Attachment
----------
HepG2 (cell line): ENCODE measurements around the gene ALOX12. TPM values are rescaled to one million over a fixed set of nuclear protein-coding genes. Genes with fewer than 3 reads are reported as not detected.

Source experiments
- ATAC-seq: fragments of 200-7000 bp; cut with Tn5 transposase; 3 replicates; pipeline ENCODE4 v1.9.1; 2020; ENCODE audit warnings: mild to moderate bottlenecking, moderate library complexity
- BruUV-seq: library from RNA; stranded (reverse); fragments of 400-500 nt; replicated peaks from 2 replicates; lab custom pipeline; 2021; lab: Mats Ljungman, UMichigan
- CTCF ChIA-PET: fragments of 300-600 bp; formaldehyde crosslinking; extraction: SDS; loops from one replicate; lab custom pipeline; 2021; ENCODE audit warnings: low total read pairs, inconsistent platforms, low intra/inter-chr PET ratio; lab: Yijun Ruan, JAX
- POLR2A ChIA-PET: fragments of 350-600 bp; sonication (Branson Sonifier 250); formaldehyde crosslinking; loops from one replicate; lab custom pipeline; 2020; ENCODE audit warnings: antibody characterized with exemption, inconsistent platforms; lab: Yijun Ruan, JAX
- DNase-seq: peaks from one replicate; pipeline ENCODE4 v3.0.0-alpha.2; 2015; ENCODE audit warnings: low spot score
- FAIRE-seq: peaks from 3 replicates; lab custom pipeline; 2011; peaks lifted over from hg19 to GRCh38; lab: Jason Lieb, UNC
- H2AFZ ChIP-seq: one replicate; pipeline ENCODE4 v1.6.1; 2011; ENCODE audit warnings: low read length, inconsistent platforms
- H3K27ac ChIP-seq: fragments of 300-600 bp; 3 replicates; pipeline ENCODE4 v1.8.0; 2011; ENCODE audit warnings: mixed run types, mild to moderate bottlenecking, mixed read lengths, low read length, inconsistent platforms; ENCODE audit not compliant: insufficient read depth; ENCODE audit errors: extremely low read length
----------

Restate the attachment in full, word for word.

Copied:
HepG2 (cell line): ENCODE measurements around the gene ALOX12. TPM values are rescaled to one million over a fixed set of nuclear protein-coding genes. Genes with fewer than 3 reads are reported as not detected.

Source experiments
- ATAC-seq: fragments of 200-7000 bp; cut with Tn5 transposase; 3 replicates; pipeline ENCODE4 v1.9.1; 2020; ENCODE audit warnings: mild to moderate bottlenecking, moderate library complexity
- BruUV-seq: library from RNA; stranded (reverse); fragments of 400-500 nt; replicated peaks from 2 replicates; lab custom pipeline; 2021; lab: Mats Ljungman, UMichigan
- CTCF ChIA-PET: fragments of 300-600 bp; formaldehyde crosslinking; extraction: SDS; loops from one replicate; lab custom pipeline; 2021; ENCODE audit warnings: low total read pairs, inconsistent platforms, low intra/inter-chr PET ratio; lab: Yijun Ruan, JAX
- POLR2A ChIA-PET: fragments of 350-600 bp; sonication (Branson Sonifier 250); formaldehyde crosslinking; loops from one replicate; lab custom pipeline; 2020; ENCODE audit warnings: antibody characterized with exemption, inconsistent platforms; lab: Yijun Ruan, JAX
- DNase-seq: peaks from one replicate; pipeline ENCODE4 v3.0.0-alpha.2; 2015; ENCODE audit warnings: low spot score
- FAIRE-seq: peaks from 3 replicates; lab custom pipeline; 2011; peaks lifted over from hg19 to GRCh38; lab: Jason Lieb, UNC
- H2AFZ ChIP-seq: one replicate; pipeline ENCODE4 v1.6.1; 2011; ENCODE audit warnings: low read length, inconsistent platforms
- H3K27ac ChIP-seq: fragments of 300-600 bp; 3 replicates; pipeline ENCODE4 v1.8.0; 2011; ENCODE audit warnings: mixed run types, mild to moderate bottlenecking, mixed read lengths, low read length, inconsistent platforms; ENCODE audit not compliant: insufficient read depth; ENCODE audit errors: extremely low read length